Wednesday, April 16, 2008
Wednesday: My last day at the AAN annual meeting
I'm currently at an evening conference entitled: "Case Studies in Dementia". This will be my last engagement at the meeting. My family and I leave tomorrow morning for a 3+ hour train ride back to Springfield, IL. Tonight's program features: Dr. Richard Caselli of the Mayo Clinic Scottsdale; Dr. Jody Corey-Bloom from UCSD; and Dr. Ronald Petersen of the Mayo Clinic Rochester. Cory-Bloom started off with a case of a 33 yo female with a one year history of cognitive difficulty. Her boyfriend described reduced speech alternating at other times with incessant speech. The Boston Naming Test showed difficulty with word finding. There was no deficit in memory. Brain MRI showed mild frontal atrophy. Two years later, the patient is now almost mute, with echolalia. She is very oral, and very disinhibited, and paces incessantly. She is also compulsive about routines. Dr. Corey-Bloom feels that the patient has frontotemporal lobar degeneration (the behavioral variant). The other two types of frontotemporal lobar degeneration, as described by Neary, are progressive nonfluent aphasia and semantic dementia. (Semantic dementia is where the patient has fluent speech with loss of meaning. They can also have mental rigidity and a cold affect.) Corey-Bloom went on to talk about FTDP-17, and the recent discovery of the two genetic subtypes: MAPT mutation and Progranulin mutation. Corey-Bloom says that the only treatment for FTLD is aimed at the behavioral symptoms (SSRIs and anti-psychotics).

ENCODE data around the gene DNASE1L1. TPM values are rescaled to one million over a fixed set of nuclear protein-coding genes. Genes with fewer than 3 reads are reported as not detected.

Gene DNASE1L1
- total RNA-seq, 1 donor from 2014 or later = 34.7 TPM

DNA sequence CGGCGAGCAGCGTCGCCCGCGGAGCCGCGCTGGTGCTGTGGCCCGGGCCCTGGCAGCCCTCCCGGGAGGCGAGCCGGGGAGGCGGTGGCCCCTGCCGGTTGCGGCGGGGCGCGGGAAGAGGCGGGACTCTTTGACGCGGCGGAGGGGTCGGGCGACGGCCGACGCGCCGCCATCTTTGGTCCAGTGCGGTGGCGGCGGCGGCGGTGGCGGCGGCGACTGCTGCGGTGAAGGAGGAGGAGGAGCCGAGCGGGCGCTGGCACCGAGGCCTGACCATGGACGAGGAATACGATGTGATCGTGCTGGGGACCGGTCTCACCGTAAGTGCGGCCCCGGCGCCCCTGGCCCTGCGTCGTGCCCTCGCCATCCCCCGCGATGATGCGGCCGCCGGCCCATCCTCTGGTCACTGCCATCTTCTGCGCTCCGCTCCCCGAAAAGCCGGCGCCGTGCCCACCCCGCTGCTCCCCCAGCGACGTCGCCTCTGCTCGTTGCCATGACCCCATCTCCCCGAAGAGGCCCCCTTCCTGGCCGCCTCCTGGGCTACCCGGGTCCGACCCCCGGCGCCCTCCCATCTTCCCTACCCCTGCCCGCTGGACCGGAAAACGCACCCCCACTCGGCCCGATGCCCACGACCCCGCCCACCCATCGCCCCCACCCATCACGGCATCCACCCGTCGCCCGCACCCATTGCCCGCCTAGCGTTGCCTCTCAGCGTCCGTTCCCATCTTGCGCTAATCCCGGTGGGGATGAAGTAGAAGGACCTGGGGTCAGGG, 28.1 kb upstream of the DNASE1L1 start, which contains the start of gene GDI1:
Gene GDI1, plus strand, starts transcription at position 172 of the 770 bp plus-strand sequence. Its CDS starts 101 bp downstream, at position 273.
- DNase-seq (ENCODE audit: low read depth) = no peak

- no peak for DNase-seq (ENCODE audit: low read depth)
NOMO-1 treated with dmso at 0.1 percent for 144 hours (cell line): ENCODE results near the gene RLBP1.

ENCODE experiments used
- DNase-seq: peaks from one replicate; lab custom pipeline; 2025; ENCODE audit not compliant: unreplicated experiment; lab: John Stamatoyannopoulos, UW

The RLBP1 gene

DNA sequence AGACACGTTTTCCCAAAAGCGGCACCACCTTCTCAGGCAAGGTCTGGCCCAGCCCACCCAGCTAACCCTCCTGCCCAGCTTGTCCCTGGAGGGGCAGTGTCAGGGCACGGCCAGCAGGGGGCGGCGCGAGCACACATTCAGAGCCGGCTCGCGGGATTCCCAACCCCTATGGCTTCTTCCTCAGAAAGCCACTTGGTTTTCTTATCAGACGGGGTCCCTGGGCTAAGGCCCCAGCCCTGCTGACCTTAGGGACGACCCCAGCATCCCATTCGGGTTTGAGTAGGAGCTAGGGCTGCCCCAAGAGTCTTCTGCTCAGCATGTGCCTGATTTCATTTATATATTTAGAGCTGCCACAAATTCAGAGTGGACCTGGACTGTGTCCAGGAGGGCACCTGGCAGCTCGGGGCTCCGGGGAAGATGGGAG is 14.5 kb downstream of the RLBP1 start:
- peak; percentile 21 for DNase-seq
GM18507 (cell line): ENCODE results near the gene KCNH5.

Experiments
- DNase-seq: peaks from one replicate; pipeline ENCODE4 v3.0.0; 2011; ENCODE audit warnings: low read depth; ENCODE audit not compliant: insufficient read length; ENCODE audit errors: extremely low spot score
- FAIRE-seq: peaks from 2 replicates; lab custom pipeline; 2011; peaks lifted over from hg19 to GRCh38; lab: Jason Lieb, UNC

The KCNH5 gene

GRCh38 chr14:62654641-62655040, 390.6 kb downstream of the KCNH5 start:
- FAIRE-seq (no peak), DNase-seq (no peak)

Dr. Caselli presented a case of a 46 yo woman with a five-month personality change with increased libido, increased wine consumption, chain smoking, erratic sleep patterns, and a fixation on consuming candy mints. She had five seizures witnessed by her physician husband. MRI showed no frontal atrophy and was essentially normal. I raised my hand when there was a call for differential diagnosis, I suggested a low-grade brain tumor. Other people suggested various encephalitides. Brain biopsy showed Nonvasculitic Autoimmune Inflammatory Meningoencephalitis (Caselli doesn't like the term Hashimoto's Encephalitis since these patients don't have serum anti-thyroid antibodies). What was unusual here was that the diffuse process caused a focal (frontal) clinical presentation.
Dr. Petersen presented a case of a patient with a clinical picture of FTLD who, upon imaging for amyloid using PET scanning for Pittsburgh compound B (PiB) caused Petersen to decide that the diagnosis was more consistent with Alzheimer disease.